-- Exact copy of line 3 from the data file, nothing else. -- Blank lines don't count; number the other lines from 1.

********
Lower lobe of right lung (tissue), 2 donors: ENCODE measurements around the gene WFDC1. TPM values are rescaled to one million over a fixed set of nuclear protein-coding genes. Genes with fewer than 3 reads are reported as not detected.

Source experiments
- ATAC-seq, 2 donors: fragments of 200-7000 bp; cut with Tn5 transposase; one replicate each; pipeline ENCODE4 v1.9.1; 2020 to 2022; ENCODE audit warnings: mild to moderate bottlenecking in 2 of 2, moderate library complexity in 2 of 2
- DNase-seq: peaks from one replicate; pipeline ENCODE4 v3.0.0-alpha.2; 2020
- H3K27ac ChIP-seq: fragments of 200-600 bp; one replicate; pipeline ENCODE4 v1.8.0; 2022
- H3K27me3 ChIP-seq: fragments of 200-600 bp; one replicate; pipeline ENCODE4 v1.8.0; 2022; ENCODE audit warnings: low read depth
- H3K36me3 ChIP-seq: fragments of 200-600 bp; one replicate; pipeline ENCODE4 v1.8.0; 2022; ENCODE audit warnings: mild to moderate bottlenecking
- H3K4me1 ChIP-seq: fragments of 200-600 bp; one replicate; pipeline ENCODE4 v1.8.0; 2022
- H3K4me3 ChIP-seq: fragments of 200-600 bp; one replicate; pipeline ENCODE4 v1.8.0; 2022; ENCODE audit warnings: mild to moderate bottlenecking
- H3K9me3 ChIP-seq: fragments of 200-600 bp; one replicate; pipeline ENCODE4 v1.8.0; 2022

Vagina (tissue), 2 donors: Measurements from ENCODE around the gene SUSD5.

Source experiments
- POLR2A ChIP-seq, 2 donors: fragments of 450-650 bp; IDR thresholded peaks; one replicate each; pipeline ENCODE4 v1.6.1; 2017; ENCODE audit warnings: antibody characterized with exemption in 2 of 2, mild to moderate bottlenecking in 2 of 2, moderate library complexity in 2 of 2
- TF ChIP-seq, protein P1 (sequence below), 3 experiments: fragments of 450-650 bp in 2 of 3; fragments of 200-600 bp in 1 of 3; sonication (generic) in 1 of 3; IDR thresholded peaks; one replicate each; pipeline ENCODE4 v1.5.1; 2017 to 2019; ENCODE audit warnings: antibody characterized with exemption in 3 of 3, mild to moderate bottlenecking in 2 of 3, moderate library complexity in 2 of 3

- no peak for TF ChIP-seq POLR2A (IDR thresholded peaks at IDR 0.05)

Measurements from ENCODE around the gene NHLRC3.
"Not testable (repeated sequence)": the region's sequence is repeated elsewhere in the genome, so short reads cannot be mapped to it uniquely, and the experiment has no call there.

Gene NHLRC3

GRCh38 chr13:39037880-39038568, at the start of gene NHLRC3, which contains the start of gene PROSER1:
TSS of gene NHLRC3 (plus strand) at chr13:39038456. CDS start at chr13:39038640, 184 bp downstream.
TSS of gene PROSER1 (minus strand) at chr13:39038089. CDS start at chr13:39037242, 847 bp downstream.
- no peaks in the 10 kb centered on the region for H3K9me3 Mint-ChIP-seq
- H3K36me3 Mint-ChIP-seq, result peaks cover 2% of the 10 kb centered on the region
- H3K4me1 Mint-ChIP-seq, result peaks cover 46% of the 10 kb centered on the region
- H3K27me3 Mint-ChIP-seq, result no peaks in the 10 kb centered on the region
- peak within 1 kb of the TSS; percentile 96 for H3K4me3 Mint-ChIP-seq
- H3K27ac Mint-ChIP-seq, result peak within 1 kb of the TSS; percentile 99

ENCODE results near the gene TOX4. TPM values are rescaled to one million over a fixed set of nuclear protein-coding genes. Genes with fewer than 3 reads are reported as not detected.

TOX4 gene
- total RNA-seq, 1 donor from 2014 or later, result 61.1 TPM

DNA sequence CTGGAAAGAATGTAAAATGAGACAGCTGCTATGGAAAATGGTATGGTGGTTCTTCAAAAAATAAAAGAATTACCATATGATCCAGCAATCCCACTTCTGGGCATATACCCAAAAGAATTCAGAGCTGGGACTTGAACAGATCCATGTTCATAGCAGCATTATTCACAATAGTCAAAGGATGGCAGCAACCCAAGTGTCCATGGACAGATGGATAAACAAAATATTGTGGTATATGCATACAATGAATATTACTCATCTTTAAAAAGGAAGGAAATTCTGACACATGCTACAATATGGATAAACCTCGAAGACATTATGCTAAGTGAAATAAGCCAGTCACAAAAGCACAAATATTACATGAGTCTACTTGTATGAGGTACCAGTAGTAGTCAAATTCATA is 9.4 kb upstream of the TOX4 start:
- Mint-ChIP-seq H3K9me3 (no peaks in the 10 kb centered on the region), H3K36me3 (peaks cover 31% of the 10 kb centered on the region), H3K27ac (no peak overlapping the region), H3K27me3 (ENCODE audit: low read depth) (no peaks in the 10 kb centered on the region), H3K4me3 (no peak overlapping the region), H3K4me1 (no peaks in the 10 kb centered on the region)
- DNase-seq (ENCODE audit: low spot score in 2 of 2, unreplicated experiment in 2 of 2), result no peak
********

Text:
- ATAC-seq, 2 donors: fragments of 200-7000 bp; cut with Tn5 transposase; one replicate each; pipeline ENCODE4 v1.9.1; 2020 to 2022; ENCODE audit warnings: mild to moderate bottlenecking in 2 of 2, moderate library complexity in 2 of 2